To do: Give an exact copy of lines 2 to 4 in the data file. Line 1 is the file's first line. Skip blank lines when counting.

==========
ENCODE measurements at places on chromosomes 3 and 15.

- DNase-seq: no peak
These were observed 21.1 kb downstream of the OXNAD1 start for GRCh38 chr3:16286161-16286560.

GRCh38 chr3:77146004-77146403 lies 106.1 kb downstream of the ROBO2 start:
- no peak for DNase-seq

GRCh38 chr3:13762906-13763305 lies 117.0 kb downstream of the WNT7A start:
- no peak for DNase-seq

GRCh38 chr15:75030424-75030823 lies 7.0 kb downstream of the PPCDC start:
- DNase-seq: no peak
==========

- DNase-seq: no peak
These were observed 21.1 kb downstream of the OXNAD1 start for GRCh38 chr3:16286161-16286560.

GRCh38 chr3:77146004-77146403 lies 106.1 kb downstream of the ROBO2 start: